Drosoula and Pelagia aren't surprised when they find a baby girl on their doorstep. She's calm and smiles all the time, and Pelagia names her Antonia after Corelli's mandolin. Drosoula and Pelagia find purpose in caring for Antonia, who never asks about a father. Dr. Iannis returns after two years in a concentration camp. He kisses Antonia before going to bed. He spends the rest of his life dreaming of forced marches and watches Stamatis and Kokolios dying in each other's arms again and again. He plays with Antonia and helps Pelagia act as a doctor. Pelagia attempts to get him to work on his History, but he can only write one paragraph that the Greeks have only themselves to blame.
The fact that Antonia is adopted again reinforces the novel's assertion that chosen family can be more meaningful than blood family. It also allows Pelagia and Drosoula a way to give back and help their shattered community. When Dr. Iannis also accepts Antonia without question and is happy to be her grandfather, it indicates that Antonia's love and happiness is powerful enough to make life more bearable for Dr. Iannis.
Pelagia rediscovers Carlo's papers when she fetches the History out of the trapdoor and reads them in an evening. She understands that he'd been equally intent on ending his life and saving Corelli's, and Pelagia understands that she'd do the same for Antonia. Antonia grows up tall, slender, and indifferent to acting ladylike. Pelagia understands that in their house run by women, she has only herself to blame for Antonia's wildness. The entire village finds the family eccentric and even starts rumors that Drosoula and Pelagia are witches. They continue to come to Pelagia for medical attention until Pelagia is unable to bribe a public health official to let her practice without a license.
When the village begins to call Pelagia and Drosoula witches, Pelagia discovers that she's still living in a man's world: it was okay for Dr. Iannis, a man, to be a doctor, but as a woman, Pelagia will be punished for stepping outside of what she was supposed to do with her life. Because Pelagia doesn't say much about doing anything to curb Antonia's wildness, it implies that she doesn't necessarily see much wrong with allowing her to behave in an unladylike fashion--or, in a way that's more masculine.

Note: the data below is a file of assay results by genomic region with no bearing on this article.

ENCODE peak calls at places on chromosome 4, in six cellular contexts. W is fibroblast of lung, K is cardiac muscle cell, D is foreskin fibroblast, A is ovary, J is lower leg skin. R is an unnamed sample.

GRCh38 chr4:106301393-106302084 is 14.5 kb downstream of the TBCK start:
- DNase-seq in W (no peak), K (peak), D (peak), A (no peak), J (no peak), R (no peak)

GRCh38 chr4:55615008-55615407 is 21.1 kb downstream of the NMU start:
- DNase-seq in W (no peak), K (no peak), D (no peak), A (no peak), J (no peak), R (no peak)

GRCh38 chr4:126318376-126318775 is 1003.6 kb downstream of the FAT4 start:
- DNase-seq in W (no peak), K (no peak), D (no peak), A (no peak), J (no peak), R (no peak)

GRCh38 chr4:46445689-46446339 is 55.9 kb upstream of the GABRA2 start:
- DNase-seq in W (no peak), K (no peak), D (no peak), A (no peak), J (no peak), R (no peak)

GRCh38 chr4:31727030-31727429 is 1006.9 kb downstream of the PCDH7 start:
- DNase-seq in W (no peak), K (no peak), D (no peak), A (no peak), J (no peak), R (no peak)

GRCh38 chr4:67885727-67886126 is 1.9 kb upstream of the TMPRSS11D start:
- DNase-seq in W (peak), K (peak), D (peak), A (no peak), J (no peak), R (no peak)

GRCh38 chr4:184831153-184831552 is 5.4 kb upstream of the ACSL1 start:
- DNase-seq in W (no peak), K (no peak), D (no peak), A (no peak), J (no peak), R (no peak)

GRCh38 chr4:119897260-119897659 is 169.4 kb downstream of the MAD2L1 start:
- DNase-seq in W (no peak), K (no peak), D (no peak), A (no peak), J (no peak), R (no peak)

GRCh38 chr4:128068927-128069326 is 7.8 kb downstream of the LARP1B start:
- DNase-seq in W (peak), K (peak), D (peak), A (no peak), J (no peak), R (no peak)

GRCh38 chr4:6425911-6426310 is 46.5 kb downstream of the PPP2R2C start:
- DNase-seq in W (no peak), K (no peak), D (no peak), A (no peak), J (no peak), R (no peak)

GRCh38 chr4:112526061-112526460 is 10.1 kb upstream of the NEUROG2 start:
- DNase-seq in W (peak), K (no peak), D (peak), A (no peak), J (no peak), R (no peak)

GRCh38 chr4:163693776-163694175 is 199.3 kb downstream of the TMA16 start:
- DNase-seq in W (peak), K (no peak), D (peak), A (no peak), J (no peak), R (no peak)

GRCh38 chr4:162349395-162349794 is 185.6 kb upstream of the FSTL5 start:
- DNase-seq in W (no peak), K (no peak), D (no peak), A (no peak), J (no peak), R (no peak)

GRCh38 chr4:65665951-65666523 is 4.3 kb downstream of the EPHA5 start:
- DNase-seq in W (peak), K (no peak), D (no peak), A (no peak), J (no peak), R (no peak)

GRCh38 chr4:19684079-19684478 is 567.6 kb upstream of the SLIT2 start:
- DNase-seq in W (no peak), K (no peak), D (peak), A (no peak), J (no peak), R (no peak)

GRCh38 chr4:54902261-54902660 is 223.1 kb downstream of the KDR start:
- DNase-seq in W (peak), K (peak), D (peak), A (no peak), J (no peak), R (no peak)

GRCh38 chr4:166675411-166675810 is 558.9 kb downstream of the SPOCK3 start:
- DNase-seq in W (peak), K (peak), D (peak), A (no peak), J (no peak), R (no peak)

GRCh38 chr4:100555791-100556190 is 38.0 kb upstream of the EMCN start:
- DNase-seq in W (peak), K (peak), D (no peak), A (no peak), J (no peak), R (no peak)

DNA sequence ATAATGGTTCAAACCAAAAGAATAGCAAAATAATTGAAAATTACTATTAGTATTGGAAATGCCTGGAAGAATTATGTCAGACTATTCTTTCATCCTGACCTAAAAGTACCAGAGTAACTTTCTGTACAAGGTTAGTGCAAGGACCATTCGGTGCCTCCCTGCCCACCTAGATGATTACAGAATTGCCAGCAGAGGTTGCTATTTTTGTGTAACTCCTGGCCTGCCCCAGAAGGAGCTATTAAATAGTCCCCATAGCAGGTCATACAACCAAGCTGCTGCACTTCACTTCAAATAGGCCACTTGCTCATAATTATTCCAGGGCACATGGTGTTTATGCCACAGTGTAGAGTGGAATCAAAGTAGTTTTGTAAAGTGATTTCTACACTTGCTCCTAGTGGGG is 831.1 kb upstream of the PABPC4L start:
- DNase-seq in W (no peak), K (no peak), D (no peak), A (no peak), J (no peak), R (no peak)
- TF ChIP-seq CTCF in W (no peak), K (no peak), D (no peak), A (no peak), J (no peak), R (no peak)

Fortunately, a depressed Canadian poet arrives and rents Drosoula's old house for nearly ten times what she'd planned to ask. He stays for three years until 1953 and would've stayed longer if he hadn't realized that the sunshine was hurting his depressing poetry. During his stay, Pelagia, Drosoula, Antonia, and Dr. Iannis do well for themselves. Their only issue is that they adopt a cat that they call Psipsina, which also happens to be Antonia's nickname.
This period in the family's life suggests that they manage to discover the beauty even in these hard times, just as they did during the war. This implies that the necessity of finding beauty isn't something unique to wartime; it's something that must happen at all times.
Pelagia believes that Corelli is surely dead and, in 1946, learns that ghosts are real. Around the anniversary of the massacres she sees Corelli at the far end of her courtyard. She quickly puts the infant Antonia down and runs to meet him, but he disappears. Pelagia calls for him but can't find him. The next day, there's a red rose on Carlo's grave. She sees the ghost every year at about the same time and every year, there's a rose on Carlo's grave. She understands that Corelli is following through on his promise to return to her from the afterlife.
When Pelagia is able to convince herself that Corelli is still following through, just in a different way than she expected, it again shows that families don't have to form in conventional ways. Rather, Pelagia can feel comforted and not alone because Corelli is able to be there for her in some way, even if it's just a figment of her imagination.